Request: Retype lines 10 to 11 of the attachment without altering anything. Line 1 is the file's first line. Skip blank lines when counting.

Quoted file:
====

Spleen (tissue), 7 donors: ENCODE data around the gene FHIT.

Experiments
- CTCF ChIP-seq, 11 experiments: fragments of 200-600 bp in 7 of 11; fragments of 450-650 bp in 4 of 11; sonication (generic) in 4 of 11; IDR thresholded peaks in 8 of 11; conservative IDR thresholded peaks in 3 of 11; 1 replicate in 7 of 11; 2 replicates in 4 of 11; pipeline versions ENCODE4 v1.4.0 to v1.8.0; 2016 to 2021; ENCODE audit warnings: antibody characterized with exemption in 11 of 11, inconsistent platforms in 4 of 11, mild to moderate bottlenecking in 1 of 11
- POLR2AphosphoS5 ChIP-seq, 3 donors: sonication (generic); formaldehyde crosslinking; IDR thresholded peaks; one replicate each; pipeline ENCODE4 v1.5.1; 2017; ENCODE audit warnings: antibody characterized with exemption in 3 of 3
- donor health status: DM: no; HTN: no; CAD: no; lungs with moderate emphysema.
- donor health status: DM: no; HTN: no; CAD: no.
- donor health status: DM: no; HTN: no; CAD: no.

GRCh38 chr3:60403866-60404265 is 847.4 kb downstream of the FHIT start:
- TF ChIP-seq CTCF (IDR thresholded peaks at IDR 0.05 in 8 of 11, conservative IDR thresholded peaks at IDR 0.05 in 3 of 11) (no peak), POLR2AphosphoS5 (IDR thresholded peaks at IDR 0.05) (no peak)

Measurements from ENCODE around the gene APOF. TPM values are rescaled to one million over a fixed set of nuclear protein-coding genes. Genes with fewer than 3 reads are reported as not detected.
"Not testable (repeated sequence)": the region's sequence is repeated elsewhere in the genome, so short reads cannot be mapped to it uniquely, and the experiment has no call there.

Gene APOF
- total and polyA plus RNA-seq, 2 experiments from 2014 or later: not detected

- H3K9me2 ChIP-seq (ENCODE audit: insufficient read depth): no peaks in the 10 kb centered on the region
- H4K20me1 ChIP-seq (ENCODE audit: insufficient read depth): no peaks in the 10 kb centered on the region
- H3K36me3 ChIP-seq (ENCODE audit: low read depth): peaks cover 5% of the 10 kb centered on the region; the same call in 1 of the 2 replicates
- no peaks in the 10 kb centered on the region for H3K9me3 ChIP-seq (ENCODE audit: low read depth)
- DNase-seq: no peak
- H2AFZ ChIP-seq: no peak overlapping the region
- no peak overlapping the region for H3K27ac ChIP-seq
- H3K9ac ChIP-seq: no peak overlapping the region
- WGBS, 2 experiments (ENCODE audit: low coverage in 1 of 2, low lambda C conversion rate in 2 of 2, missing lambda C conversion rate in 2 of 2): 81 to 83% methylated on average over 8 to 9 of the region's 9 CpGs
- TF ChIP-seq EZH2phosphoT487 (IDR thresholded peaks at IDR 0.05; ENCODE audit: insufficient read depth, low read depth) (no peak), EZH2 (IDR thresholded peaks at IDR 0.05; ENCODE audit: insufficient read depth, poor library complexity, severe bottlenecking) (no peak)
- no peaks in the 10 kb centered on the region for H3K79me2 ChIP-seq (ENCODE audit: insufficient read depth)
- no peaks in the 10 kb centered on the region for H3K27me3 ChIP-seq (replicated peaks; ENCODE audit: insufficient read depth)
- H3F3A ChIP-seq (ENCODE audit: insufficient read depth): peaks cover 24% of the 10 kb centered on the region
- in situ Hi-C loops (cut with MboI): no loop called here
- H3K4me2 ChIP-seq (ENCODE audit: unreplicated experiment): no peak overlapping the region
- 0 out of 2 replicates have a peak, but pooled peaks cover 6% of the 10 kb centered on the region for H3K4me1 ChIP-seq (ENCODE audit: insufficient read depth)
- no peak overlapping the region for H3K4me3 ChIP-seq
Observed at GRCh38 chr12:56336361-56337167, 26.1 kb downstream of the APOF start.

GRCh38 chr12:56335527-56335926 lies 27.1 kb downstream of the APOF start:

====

Measurements from ENCODE around the gene APOF. TPM values are rescaled to one million over a fixed set of nuclear protein-coding genes. Genes with fewer than 3 reads are reported as not detected.
"Not testable (repeated sequence)": the region's sequence is repeated elsewhere in the genome, so short reads cannot be mapped to it uniquely, and the experiment has no call there.